A new wind is blowing across the Western world, even in the margins of the liberal left. A new wind that affects even those who until recently still believed in sharing equality and mutual respect with the other and commended the idea of multiculturalism.
A new wind is blowing across the Western world, even in the margins of the liberal left. A new wind that affects even those who until recently still believed in sharing equality and mutual respect with the other and commended the idea of multiculturalism. Cracks can now be found in the pillars supporting the Western ideologies that called for liberty and freedom of religion of the other living among them.
Europe awakens to a reality of a revolt on the side of its Muslim citizens, who were educated on the values and culture of the West. Muslims who recently immigrated to Europe join them and in a collective revolt they turn to the street to demonstrate and demand their right for religious equality and recognition as equal citizens.
The acknowledgment of the right for “liberty, equality, fraternity,” the motto of the French Revolution and a stepping stone in the history of Europe, was a founding moment that changed the face of society, granting it that precious freedom. And yet, in all probability the citizens of these countries had never foreseen that two hundred years later they would have to share this right with the mass of immigrants from Islamic countries who live among them today. Widespread objection to the Muslims’ different appearance, the traditional dress, the head covering, and other religious symbols attributed to them is emerging in the public sphere.
The Muslims, whose presence is increasingly noticed, sense discrimination and injustice, and do not hesitate to demonstrate. They do not necessarily feel grateful for the hospitality they have received in Europe. They also forgot the attitude toward liberty in their home countries. At any rate, they no longer feel like foreigners. The feeling of foreignness was replaced by a feeling of security for those who quickly adapted to the liberal spirit of the society into which they arrived and thereby, do not hesitate to demand an expression of Muslim law into local legislation.
The radical Muslim worldview, which has been quite influential on believing Muslims, is based on the writing of the founder and the spiritual leader of the Muslim Brotherhood, Hasan al-Banna. In al-Banna’s book, Peace in Islam, a chapter focusing on the national movement calls every Muslim to await the promised sinking of the West and expect the realization of God’s vow of the rise of Islam. Al-Banna, who held the West responsible for the hardship of the Muslims, defined their treatment as cruel, arrogant, invading, occupying, and enslaving, and declared that its fate is to disappear from the world. He turns to those who believe in the Quran to remember that every place on earth where a Muslim lives will become an organic territory of the great nation, and the further its believers would wander the more this homeland will expand.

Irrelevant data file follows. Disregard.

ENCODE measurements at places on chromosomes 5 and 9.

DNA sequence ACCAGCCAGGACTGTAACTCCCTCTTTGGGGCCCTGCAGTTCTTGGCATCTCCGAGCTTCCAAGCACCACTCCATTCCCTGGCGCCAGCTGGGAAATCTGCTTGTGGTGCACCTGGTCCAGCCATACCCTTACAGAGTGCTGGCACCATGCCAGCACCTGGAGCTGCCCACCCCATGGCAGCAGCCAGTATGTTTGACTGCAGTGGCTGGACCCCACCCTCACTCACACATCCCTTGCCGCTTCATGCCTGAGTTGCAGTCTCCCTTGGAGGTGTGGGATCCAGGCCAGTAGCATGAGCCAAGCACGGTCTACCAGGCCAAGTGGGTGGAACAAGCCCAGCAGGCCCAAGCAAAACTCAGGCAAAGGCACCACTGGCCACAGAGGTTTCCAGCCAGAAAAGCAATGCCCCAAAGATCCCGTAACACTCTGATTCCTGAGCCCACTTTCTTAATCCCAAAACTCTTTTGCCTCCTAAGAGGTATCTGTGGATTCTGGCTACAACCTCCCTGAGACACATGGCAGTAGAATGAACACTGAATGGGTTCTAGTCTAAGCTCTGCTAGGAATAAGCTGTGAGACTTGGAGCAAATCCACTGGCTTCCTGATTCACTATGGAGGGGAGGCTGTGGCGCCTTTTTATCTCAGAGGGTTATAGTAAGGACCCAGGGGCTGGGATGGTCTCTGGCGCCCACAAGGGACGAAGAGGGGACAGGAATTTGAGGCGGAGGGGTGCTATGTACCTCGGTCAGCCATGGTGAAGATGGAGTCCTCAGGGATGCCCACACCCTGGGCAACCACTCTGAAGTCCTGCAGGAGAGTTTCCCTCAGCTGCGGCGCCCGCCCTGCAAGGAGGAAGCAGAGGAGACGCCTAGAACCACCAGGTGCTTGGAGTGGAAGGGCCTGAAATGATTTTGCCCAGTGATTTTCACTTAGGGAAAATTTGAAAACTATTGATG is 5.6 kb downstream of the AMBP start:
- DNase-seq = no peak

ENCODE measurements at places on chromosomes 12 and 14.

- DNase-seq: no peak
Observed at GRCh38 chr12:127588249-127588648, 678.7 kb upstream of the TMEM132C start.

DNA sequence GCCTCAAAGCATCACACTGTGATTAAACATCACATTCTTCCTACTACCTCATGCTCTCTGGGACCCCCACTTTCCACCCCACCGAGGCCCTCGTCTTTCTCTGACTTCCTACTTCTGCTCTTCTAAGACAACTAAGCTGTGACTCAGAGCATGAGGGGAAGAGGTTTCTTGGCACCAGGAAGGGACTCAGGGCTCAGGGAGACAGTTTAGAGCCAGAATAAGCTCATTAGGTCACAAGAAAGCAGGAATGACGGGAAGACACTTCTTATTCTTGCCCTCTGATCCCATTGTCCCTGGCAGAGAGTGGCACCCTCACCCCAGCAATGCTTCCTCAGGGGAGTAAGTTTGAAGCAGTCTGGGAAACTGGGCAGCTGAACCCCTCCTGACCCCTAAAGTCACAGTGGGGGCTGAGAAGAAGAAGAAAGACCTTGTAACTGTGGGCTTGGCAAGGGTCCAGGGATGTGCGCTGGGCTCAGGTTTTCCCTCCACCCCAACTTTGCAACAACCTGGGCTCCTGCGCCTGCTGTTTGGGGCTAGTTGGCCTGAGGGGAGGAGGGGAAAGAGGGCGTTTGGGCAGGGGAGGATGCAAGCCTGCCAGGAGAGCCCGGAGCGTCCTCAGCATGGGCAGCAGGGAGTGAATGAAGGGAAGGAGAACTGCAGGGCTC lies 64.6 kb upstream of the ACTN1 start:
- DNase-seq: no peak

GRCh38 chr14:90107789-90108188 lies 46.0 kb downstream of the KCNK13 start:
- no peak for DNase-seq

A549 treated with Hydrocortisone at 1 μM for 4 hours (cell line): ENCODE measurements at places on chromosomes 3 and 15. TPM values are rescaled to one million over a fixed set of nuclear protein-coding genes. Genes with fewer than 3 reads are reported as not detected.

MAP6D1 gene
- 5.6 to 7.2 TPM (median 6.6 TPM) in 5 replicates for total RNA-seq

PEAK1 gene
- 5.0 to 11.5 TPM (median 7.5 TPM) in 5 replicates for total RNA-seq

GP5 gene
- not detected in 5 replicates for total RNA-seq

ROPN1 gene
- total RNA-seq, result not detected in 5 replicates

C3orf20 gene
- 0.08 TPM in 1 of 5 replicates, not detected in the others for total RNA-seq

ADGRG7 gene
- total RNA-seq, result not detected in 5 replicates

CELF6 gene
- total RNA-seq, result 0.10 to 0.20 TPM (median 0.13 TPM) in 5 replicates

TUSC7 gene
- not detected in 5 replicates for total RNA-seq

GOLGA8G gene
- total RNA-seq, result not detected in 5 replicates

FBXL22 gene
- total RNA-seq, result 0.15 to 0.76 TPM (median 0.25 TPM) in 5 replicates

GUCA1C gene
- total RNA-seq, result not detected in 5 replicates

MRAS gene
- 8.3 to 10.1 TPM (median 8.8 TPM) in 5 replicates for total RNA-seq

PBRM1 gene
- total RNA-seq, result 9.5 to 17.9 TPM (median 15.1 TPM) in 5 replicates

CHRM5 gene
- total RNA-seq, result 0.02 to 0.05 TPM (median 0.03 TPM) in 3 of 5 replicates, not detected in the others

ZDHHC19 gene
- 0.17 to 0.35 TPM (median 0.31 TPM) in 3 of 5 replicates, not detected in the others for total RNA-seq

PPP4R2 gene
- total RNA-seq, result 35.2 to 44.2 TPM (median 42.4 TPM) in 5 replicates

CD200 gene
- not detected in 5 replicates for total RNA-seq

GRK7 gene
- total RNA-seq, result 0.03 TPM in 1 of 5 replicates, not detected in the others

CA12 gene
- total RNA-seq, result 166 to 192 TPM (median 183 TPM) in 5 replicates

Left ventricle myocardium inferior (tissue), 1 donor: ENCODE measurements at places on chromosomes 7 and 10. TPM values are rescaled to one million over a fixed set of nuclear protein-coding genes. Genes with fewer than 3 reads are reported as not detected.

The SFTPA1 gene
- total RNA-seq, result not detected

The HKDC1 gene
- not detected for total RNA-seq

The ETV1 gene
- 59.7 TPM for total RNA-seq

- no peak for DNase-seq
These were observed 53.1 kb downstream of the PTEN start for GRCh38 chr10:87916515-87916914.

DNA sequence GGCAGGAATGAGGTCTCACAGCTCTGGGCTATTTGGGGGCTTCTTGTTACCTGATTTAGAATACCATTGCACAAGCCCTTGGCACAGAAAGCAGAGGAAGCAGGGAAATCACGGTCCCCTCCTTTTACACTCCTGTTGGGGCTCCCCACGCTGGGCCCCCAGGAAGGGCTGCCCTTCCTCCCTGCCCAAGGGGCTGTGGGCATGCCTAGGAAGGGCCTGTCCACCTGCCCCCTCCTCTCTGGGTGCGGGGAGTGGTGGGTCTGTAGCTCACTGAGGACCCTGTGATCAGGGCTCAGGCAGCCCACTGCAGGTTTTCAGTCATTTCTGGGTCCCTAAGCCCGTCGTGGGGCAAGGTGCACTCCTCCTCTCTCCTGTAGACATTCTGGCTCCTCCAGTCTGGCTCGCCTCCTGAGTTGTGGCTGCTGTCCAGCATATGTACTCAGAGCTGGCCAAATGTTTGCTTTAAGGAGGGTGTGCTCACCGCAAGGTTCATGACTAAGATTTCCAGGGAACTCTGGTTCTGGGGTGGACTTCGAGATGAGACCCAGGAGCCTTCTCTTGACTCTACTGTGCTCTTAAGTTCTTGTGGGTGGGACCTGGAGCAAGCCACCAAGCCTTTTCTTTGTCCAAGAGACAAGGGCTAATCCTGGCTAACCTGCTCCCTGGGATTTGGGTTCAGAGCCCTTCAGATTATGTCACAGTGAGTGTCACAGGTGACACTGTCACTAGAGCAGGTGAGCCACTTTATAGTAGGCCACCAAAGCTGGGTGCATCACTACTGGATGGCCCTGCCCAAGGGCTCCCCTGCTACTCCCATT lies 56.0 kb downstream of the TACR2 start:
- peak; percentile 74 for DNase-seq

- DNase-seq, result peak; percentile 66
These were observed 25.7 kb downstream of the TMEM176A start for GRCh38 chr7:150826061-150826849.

Al-Banna’s attitude and that of those to follow him, does indeed call Muslim believers to cross continents and establish communities across the world. In an age of globalization and mobility, everything is more accessible, and the move of whole communities from one side of the globe to another constantly takes place in front of humanity’s astonished eyes. The sight of migrant workers who wander to global economic centers and bring their families with them has become common. When the masses in Tunisia recently revolted against their corrupt government, leaders across Europe praised them. But when thousands of Tunisians started arriving at the ports of Italy and Malta as refugees, shortly after the revolution broke out, the Europeans were not thrilled.
The first country to quickly act against the flow of refugees was France, sending police officers to board trains between Italy and France in order to check immigrants’ identification papers and see whether they have return tickets. Now Denmark is taking another controversial step, announcing that the country will resume passport control in its borders with Germany and Sweden in order to supervise who is getting into the country.
The exhibition WESTEND was formed considering these events.
WESTEND invites its viewers to partake in an experience as it is happening, and to examine the different approaches of artists who created their works in the abovementioned space of conflict. To walk between struggles for honor, faith, and prestige weighted down by suspicion, and to look closely at the maze of hostility that led two civilizations to an existential struggle on power and control of the world of tomorrow. Visiting the exhibition will, for a moment, blur the border between imagination and reality. The images from the streets that are reflected on television screens pervade the exhibition halls, are affected by them, and interfere with them. The works that react to this reality do not pass judgments, but rather, open another debate within this reality.
Raphie Etgar, Curator
Curator, Raphie Etgar
Andrei Molodkin, Russia
James Clar, USA
Ahmed Alsoudani, Iraq/Germany
Martha Rosler, USA
Christian Philipp Müller, Switzerland
Sara Rahbar, Iran/USA
Thomas Hirschhorn, Switzerland
Gilbert & George, Great Britain
Jota Castro, Republic of Peru / Belgium
Adel Abidin, Iraq / Finland
Leila Pazooki, Iran
Mounir Fatmi, Morocco
Joshua Neustein, USA
Moataz Nasr, Egypt
Hank Willis Thomas, USA
Robert Kunec, Slovakia
Miki Kratsman, Israel
Walter Robinson, USA
Ala Ebtekar, USA
Merav Sudaey, Israel
Ahmed Mater, Saudi Arabia
Sven Kalden, Germany
Ann Messner, USA
David Krippendorff, Germany
Ido Abramsohn, srael